• For retinitis pigmentosa, the National Eye Institute (NEI) recommends that patients with typical forms receive 15000 IU of supplemental vitamin A palmitate daily under medical supervision.
  • For tuberculosis, 5000-200000 IU has been taken three times by mouth prior to antituberculosis medication.
  • For UV-induced skin damage, topical all- trans retinoic acid (tretinoin, the acid form of vitamin A), at a concentration of 0.02% or higher, has been used over a period of 4-11 months.
  • Supporting care following chemotherapy may include weekly injections of 100,000 IU of vitamin A. Patients receiving vitamin A should be observed carefully for liver toxicity.

Injections should always be performed by a licensed healthcare provider.

Children (under 18 years old)

Recommended dietary allowances (RDAs) have been established by the U.S. Institute of Medicine of the National Academy of Sciences. The recommendations are as follows: for children 1-3 years old, 300 micrograms (1000 IU) daily; for children 4-8 years old, 400 micrograms (1300 IU) daily; and for children 9-13 years old, 600 micrograms (2000 IU) daily. For pregnant women 14-18 years old, 750 micrograms (2500 IU) daily is recommended. For lactating women 14-18 years old, 1200 micrograms (4000 IU) daily is recommended.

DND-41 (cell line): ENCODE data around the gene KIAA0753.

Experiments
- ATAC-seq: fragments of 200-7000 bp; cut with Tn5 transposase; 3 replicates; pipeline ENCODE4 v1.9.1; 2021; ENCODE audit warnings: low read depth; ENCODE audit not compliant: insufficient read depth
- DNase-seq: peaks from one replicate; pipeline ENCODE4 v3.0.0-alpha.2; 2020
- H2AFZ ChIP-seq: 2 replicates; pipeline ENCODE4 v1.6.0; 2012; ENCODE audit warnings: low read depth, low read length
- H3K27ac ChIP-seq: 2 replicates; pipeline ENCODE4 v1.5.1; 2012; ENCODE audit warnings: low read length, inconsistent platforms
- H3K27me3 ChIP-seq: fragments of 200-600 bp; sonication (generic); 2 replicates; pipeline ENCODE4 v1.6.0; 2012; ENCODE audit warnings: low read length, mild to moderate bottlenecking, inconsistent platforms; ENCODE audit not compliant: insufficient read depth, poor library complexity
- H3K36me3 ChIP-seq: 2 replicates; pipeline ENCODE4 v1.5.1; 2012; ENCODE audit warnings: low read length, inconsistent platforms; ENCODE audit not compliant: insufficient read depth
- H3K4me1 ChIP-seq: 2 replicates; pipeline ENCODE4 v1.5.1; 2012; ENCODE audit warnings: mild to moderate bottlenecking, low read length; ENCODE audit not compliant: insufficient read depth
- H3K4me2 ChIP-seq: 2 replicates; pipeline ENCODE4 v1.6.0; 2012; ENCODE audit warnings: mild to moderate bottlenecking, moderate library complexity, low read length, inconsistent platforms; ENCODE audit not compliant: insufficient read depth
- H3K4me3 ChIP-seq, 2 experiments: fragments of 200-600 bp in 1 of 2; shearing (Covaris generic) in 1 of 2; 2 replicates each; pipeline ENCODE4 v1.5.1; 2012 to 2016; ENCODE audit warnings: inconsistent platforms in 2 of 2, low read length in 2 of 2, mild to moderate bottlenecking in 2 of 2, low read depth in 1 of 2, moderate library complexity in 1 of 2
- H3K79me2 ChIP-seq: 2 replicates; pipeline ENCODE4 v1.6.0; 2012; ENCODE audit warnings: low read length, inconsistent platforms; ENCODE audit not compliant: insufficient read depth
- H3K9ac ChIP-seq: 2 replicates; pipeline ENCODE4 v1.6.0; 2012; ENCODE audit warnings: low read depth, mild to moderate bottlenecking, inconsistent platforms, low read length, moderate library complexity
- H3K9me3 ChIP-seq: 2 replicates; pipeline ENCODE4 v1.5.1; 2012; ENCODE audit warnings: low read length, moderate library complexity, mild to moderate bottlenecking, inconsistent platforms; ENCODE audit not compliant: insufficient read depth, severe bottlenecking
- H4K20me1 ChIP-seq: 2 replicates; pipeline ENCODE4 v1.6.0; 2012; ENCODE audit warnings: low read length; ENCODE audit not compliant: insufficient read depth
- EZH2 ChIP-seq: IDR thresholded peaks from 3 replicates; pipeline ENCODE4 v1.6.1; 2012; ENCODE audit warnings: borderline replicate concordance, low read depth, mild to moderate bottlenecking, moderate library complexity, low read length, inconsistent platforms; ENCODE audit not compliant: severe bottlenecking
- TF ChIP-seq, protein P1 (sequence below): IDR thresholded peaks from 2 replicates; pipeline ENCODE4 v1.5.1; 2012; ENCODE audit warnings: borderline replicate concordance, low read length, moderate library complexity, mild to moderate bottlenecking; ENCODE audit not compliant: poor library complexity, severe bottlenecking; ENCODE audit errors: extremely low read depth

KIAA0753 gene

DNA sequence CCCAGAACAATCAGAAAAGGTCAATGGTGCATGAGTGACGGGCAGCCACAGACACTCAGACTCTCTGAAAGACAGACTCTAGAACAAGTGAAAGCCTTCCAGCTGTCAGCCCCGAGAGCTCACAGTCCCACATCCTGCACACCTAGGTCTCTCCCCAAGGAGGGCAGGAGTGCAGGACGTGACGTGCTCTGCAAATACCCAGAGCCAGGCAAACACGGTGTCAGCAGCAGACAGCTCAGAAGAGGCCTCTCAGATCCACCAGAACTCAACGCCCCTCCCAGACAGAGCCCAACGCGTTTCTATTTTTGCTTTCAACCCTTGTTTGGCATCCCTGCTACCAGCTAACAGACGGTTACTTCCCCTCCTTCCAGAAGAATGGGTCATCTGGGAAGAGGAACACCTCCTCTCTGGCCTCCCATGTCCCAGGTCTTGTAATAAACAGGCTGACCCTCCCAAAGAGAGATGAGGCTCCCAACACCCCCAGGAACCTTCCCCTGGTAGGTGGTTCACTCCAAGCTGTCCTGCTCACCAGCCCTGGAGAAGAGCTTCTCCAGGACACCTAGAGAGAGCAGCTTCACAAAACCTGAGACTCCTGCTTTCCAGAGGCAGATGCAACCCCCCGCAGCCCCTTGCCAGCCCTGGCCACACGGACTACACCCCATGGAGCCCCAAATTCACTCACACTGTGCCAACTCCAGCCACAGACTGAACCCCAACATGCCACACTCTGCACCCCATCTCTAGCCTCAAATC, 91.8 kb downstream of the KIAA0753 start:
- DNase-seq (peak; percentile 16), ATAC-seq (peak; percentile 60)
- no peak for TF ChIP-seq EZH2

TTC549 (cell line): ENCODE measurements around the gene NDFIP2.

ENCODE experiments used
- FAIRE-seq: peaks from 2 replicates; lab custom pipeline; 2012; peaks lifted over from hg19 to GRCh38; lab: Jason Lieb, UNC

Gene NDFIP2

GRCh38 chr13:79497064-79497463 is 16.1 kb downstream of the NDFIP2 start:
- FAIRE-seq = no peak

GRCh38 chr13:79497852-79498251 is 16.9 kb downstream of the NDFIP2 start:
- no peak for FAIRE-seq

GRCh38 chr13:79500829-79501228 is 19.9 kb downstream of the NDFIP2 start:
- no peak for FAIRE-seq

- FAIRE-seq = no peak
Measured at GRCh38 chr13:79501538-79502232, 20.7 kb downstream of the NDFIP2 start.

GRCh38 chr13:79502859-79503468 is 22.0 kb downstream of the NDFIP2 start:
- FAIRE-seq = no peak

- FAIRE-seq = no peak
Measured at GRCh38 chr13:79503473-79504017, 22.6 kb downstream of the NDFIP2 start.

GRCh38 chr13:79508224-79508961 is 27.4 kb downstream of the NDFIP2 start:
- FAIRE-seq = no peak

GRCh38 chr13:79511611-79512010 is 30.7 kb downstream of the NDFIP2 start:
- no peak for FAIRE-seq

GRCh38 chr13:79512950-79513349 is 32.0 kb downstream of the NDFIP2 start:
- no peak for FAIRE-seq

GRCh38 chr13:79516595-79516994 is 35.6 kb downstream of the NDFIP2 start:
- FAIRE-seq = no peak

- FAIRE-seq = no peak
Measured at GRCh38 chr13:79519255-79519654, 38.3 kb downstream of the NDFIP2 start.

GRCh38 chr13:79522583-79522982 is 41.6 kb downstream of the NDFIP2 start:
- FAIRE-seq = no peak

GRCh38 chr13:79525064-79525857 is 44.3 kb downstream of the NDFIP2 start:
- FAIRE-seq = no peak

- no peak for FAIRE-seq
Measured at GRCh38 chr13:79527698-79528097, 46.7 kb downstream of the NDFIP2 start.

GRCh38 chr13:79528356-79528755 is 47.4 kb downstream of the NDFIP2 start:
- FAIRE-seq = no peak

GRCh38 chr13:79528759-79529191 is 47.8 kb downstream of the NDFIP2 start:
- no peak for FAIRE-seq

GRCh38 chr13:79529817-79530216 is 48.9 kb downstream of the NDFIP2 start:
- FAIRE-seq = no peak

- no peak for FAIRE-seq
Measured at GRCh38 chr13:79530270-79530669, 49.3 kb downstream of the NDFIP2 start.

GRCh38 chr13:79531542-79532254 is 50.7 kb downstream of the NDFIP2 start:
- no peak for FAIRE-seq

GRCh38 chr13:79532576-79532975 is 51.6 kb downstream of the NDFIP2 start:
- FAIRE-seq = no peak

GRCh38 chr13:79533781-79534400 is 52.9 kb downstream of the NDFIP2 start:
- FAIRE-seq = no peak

The World Health Organization (WHO) has established dosage guidelines for children 6-11 months old to receive 100000 IU of vitamin A. This increases to 200000 IU every six months from 12 to 59 months of age.

  • For anemia, 3000 micrograms of vitamin A has been taken by mouth daily for two months.
  • For bronchopulmonary dysplasia in premature infants, 2000 IU on alternate days to 4,000 IU three times weekly by mouth has been taken.
  • For childhood growth promotion, 60 milligrams of vitamin A has been taken for up to six months.
  • For cystic fibrosis, the 2002 cystic fibrosis guidelines recommend vitamin A supplements for all children with cystic fibrosis and pancreatic insufficiency, specifically 3000 micrograms of retinol activity equivalents (RAEs) daily for children over the age of eight years.